from 28 June 2015 to 3 July 2015 (Africa/Johannesburg)
SAIP2015 Proceeding published on 17 July 2016
Optimization of a small-angle neutron scattering instrument using the VITESS model
Presented by Mr. Tjatji TJEBANE on 3 Jul 2015 from 10:20 to 10:40
Type: Oral Presentation
Track: Track A - Division for Physics of Condensed Matter and Materials
A small-angle neutron scattering (SANS) instrument is a facility that uses sub-thermal energy (<25meV) neutrons extracted from a reactor or spallation source to study materials at mesoscopic levels. Putting such an instrument in place requires specialised equipment so as to achieve a clean narrow neutron beam spot (<5mm) at considerable distances (>30 m) from the primary source. A neutron beam is channelled from the source through collimators and guides. These components should be chosen such that these stringent conditions are achieved; a process Necsa is currently involved in installing a low-background SANS instrument at its SAFARI-1 research reactor. VITESS is a tool for simulating neutron scattering instruments at pulsed and continuous sources. It is supported by a graphical user interface which generates and controls command lines according to a given input. A simulation comprises one or more modules co-working sequentially. Each module passes its neutron data to the following one. VITESS is currently being used to model neutron scattering beam lines to be installed at European Spallation Source (ESS) Project under construction in Sweden. Most of the recently installed SANS beam lines (e.g. BILBY at ANSTO), V16 at HZB) were built guided by this tool, as every component to be installed can be virtually defined and inspected to reflect the real component, thereby making it an indispensable tool for neutron scattering instrument installations. SANS instrument at Necsa is being upgraded using curved neutron guides, variable collimation lengths, variable aperture diameters as well as long sample-to-detector distances (>10 m). The expected intensities at sample position will be presented according to the model. Recommendations of components and different configurations concluded from the model will be discussed. Some results obtained from such instruments will also be summarized.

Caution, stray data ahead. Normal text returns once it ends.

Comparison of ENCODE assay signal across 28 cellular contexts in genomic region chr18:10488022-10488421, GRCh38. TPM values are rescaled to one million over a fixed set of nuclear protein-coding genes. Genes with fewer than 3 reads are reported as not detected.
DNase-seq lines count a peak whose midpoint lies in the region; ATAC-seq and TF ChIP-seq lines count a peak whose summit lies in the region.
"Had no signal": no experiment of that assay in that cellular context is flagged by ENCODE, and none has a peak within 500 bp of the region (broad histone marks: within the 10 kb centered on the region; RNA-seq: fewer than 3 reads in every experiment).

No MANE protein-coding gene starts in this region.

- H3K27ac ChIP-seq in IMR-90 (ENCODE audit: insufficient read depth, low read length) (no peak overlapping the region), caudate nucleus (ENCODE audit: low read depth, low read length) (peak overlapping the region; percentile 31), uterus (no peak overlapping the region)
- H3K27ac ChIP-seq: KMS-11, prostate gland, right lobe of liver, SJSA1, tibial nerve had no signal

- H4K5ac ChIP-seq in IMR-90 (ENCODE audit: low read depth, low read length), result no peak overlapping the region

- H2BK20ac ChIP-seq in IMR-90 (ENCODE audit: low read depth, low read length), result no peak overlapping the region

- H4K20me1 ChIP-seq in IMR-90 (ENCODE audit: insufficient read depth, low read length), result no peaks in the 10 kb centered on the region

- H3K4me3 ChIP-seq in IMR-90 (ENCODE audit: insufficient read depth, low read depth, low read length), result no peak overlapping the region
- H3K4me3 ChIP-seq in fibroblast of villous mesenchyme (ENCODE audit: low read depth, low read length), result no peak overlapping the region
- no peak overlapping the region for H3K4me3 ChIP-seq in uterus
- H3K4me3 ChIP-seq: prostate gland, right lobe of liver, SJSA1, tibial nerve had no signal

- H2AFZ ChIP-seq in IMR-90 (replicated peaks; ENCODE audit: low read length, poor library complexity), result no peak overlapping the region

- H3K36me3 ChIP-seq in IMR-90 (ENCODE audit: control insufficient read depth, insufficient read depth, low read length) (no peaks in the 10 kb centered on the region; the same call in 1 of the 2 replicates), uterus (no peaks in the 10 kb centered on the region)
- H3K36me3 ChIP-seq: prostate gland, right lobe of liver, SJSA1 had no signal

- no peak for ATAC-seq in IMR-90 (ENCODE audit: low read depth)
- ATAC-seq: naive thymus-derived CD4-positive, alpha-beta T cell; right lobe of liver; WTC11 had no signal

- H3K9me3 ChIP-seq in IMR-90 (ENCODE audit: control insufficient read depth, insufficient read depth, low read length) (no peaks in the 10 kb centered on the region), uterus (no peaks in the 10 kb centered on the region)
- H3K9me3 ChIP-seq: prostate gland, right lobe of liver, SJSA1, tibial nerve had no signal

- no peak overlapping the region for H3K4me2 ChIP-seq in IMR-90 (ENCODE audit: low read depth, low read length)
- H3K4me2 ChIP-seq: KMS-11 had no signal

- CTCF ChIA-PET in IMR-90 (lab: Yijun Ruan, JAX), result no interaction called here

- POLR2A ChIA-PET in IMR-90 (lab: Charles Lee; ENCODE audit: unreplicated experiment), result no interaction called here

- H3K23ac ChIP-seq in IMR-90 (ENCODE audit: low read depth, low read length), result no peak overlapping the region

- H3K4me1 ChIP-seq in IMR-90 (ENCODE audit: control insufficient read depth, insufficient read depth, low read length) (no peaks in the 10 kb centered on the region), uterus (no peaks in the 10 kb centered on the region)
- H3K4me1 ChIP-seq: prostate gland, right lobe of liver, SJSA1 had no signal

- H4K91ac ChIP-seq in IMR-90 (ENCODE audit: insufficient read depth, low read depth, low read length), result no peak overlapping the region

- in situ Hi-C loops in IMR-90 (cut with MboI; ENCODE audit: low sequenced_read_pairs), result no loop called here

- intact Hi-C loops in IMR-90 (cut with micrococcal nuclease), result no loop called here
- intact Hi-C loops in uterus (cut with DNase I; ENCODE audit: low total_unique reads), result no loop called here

Dr. C. B. Franklyn, firstname.lastname@example.org, Necsa